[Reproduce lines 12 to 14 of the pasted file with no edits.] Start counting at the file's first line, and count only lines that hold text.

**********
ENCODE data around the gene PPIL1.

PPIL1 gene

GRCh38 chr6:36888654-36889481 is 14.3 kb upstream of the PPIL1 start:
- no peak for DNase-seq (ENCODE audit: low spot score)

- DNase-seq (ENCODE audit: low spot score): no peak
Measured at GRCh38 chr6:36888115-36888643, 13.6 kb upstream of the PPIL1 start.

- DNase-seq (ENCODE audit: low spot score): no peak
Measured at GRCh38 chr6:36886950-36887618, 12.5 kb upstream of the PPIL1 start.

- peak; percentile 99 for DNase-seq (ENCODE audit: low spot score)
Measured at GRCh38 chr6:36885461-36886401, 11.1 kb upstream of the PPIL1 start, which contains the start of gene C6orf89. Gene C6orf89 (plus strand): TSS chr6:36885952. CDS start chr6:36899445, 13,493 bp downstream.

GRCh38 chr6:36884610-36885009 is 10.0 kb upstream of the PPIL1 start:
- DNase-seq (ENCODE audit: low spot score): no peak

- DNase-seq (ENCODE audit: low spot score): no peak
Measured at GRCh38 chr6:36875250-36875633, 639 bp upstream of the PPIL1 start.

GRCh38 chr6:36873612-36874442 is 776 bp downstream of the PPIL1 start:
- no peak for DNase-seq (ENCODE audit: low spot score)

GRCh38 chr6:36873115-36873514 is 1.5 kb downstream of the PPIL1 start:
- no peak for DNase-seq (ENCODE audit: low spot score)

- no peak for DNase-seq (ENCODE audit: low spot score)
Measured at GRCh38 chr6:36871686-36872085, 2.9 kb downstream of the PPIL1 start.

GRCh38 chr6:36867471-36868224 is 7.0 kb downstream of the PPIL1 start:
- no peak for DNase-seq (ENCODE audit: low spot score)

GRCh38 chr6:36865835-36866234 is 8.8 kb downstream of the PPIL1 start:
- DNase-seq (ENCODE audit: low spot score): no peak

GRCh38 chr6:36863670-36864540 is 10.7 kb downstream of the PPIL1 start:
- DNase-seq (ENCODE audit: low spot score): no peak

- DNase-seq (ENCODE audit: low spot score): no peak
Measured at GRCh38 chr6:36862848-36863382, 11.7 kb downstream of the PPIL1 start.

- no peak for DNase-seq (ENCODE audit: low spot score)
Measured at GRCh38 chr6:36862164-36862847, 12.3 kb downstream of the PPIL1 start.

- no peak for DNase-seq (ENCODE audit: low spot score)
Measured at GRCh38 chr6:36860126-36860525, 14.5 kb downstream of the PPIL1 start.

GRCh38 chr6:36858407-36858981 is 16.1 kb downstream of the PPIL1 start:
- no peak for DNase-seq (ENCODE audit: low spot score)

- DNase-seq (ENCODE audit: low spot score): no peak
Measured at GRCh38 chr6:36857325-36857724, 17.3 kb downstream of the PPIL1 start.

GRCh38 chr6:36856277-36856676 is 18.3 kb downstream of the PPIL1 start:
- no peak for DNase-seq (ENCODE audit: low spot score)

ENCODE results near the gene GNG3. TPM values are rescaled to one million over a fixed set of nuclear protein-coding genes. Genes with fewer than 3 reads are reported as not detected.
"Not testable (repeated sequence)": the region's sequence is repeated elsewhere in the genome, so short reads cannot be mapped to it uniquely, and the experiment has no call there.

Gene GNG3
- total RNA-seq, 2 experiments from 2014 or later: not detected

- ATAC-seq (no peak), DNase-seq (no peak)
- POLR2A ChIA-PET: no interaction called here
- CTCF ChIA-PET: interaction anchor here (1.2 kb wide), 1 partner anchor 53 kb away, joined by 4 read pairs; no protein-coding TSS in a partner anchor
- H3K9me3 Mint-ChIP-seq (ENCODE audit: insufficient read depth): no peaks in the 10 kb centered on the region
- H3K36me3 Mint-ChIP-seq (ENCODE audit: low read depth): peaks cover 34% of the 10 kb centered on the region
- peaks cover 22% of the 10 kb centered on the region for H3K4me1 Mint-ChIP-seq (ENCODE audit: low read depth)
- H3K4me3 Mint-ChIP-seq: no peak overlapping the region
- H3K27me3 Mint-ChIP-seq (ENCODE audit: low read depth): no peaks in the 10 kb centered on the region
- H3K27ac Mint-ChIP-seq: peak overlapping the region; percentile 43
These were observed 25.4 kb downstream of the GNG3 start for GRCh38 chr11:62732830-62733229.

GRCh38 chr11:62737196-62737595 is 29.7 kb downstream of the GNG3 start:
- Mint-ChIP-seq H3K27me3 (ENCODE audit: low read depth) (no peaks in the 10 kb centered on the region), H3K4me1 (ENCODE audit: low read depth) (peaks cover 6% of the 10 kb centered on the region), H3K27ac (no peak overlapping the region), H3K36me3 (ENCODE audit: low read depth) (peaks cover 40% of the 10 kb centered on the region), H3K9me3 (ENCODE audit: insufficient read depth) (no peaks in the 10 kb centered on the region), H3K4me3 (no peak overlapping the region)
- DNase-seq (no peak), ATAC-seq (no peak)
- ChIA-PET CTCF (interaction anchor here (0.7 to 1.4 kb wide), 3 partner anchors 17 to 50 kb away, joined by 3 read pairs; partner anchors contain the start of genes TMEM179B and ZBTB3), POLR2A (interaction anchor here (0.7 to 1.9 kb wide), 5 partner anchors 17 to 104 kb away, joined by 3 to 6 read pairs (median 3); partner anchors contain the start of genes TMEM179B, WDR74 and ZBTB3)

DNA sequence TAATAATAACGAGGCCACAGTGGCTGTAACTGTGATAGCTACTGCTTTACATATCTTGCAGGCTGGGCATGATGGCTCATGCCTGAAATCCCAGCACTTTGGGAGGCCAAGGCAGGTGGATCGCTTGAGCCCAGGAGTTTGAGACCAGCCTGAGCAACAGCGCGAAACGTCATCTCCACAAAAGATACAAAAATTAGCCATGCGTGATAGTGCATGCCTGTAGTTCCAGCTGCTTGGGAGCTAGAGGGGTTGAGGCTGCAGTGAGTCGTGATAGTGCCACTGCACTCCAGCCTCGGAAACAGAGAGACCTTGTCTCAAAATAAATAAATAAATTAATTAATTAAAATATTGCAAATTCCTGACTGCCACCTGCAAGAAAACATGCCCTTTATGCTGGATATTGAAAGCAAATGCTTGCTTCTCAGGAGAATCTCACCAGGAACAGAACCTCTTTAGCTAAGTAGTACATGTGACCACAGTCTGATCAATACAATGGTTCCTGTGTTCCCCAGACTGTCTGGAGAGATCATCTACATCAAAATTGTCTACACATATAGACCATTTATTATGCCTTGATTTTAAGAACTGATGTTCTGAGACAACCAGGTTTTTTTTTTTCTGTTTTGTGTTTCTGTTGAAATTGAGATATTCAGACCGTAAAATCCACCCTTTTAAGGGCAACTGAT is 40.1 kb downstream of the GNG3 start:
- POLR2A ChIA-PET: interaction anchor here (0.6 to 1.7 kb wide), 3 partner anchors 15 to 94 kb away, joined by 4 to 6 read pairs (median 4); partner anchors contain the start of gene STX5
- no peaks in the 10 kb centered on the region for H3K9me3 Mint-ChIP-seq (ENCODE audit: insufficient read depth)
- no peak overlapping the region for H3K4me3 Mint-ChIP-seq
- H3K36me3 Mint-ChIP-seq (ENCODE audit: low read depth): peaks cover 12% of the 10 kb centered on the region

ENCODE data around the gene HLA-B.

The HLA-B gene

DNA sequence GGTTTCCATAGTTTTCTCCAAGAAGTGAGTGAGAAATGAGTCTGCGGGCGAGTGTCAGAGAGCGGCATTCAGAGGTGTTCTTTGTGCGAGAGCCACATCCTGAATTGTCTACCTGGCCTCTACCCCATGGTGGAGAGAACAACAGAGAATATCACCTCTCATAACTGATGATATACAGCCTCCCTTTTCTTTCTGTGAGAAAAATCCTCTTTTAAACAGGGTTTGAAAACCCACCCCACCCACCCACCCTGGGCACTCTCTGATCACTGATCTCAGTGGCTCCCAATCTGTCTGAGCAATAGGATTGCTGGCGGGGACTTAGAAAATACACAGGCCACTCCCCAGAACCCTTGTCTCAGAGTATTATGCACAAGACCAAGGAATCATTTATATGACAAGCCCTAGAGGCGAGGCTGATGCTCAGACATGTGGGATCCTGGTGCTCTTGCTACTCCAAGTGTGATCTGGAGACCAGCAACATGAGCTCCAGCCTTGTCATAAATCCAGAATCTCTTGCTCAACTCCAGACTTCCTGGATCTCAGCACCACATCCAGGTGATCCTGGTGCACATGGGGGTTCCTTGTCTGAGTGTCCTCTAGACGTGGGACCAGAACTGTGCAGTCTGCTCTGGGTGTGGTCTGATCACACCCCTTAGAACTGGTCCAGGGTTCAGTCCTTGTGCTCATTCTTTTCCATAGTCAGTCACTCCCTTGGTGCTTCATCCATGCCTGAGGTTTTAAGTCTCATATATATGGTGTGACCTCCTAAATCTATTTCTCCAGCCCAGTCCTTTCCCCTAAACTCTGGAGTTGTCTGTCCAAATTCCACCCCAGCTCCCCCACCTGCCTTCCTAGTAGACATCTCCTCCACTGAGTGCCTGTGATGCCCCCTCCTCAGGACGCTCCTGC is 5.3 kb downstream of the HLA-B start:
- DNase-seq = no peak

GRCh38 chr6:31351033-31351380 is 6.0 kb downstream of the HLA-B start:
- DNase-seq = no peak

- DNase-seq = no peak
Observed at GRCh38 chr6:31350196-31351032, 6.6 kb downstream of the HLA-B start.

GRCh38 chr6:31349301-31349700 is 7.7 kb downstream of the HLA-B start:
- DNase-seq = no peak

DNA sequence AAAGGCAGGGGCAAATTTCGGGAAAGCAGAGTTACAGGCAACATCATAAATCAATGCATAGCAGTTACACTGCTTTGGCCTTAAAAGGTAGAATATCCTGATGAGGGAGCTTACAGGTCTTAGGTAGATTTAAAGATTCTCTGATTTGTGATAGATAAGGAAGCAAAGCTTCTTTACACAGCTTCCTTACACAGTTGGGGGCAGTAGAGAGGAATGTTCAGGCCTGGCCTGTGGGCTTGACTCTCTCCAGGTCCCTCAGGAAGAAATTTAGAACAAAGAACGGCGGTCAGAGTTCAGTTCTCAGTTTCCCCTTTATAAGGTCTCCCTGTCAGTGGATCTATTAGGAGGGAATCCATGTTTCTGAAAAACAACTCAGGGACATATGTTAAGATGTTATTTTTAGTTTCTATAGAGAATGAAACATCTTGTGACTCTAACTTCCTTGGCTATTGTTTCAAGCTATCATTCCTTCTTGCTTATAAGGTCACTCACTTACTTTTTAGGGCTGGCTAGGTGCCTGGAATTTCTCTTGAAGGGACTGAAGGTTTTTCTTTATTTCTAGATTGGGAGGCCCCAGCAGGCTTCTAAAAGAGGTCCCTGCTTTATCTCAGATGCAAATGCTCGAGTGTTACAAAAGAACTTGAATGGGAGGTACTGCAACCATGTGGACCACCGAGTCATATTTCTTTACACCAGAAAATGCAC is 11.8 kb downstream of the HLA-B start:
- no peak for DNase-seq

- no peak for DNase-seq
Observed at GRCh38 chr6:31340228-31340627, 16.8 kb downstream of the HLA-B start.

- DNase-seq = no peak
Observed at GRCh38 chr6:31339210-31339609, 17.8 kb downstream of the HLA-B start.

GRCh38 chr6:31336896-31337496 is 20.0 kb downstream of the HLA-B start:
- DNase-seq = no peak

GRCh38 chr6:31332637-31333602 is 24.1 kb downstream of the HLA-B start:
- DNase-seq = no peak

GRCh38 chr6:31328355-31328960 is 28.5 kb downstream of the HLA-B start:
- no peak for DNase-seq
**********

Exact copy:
- DNase-seq (ENCODE audit: low spot score): no peak

- DNase-seq (ENCODE audit: low spot score): no peak
Measured at GRCh38 chr6:36875250-36875633, 639 bp upstream of the PPIL1 start.